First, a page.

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Can Parenting Blunt the Pandemic’s Blow to Kids?

Global Study Looks at How COVID-19 Alters Family Relations

By Chris Samoray

Photo of parent on couch with children in a blur

Photo by Shutterstock

A global research project led by UMD education researchers is delving into how stresses brought on the by the coronavirus pandemic are changing parent-child relationships, as well as whether some communities or cultures deal more effectively with challenges.

Being a parent is hard in normal times—and being a kid is hardly a cinch. Add in a raging pandemic, and homebound bliss can be tough to find.

University of Maryland College of Education researchers are working to understand how stress related to COVID-19 affects the child-parent relationship and mental health, with early findings suggesting that pre-pandemic factors may predict child behavior difficulties during the pandemic—but that parental nurturing can help to overcome some of them. 

Led by Professor Kenneth Rubin of the Department of Human Development and Quantitative Methodology, the Families and Children's Experiences (FACE) of COVID-19 study has grown from a Maryland-focused project into a worldwide research collaboration. It includes study sites in Canada, Chile, China, India, Italy, Portugal, Turkey and other countries, with researchers in each location exploring how COVID-19 affects family functioning and lifestyle changes over time to determine factors that most help parents and children manage during the pandemic. 

They particularly want to know how outcomes vary from culture to culture, based on cultural values that can influence how parents and children behave and interact. 

“Learning about the effects of COVID-19 between countries and cultures may lead to a better understanding of why some communities or cultures do better or worse under pandemic stress,” said Rubin, who has studied children’s social and emotional development, parenting, and child and parent mental health for more than 30 years and directs the Laboratory for the Study of Child and Family Relationships.

The research team is recruiting 100 to 150 families with children ages 3.5 to 7 for each site around the world. Participants respond to monthly questionnaires for a six-month period to assess measures such as parental well-being and behavior and children’s emotional and behavioral regulation. The findings will evaluate how and whether pandemic-related stress changes household relationships and whether any factors are especially protective, such as parenting styles or access to medical and social support systems.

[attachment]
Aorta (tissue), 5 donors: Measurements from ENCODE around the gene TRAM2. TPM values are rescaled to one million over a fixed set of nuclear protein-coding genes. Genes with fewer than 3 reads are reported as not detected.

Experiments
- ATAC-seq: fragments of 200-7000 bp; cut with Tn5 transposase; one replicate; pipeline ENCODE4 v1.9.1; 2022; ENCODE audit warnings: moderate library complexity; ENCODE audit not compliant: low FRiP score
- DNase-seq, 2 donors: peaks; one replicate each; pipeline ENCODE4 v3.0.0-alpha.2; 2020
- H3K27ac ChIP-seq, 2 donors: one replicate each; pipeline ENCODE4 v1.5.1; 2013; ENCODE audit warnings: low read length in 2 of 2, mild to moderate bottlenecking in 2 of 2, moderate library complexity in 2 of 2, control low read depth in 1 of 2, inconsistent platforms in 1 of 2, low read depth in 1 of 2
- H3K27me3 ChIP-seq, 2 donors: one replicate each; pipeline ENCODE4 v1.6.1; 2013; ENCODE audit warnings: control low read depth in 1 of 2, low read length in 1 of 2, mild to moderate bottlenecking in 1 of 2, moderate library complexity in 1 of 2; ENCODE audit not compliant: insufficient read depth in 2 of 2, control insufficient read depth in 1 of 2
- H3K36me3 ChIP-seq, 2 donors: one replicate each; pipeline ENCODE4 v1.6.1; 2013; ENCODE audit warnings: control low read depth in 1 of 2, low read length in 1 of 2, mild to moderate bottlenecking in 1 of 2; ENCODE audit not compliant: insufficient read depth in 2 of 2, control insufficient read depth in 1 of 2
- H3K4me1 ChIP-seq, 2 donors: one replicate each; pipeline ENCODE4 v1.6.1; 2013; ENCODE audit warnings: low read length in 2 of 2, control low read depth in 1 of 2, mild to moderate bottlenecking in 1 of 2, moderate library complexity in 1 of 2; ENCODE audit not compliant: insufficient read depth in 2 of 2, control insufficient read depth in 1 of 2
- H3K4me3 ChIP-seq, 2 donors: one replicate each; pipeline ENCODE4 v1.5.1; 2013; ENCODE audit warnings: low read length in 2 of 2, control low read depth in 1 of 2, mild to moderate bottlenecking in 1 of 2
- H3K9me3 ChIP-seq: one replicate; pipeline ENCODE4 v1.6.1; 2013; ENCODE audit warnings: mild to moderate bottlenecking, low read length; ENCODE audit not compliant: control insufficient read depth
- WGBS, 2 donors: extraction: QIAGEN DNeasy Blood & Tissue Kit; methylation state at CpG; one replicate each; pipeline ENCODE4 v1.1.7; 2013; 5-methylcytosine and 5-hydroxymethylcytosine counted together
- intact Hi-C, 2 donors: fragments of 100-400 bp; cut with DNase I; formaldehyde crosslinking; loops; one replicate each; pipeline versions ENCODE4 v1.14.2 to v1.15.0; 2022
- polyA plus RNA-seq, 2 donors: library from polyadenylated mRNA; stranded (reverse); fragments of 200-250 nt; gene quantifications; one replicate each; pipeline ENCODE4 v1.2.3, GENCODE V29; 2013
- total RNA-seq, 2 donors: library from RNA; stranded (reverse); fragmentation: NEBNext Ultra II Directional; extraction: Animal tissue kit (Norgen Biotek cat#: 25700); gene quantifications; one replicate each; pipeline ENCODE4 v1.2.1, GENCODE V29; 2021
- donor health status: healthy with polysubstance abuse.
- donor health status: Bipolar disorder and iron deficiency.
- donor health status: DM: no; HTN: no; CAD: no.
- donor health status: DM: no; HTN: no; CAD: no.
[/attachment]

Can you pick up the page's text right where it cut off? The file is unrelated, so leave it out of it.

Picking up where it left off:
The Maryland portion of study began soon after start of the pandemic. Preliminary findings from this phase suggest that child irritability prior to COVID-19 predicts conduct problems during COVID-19, but also that irritable children who have nurturing parents do not develop these behavior problems. Interestingly, during COVID-19, irritable children become less prosocial—which includes behaviors related to sharing, caring and helping—if their parents are less nurturant; however, pre-COVID-19 irritability does not predict declines in prosocial behavior if parents are responsive and sensitive. 

But parents need the necessary support and resources, including financial, to cope with pandemic-related stress and promote a healthy home environment, the study suggests.

Across study sites worldwide, the researchers expect to find considerable variability in whether families become stronger or more at odds after the pandemic. But Rubin said he’d make similar recommendations to parents now as he would if COVID-19 didn’t exist.

“Being sensitive, supportive and kind no matter how you feel inside as a parent, is so incredibly important,” Rubin says. “I think parents have to take it upon themselves, regardless of age of the child, to have patience and be responsive and sensitive to the needs of their kids.”

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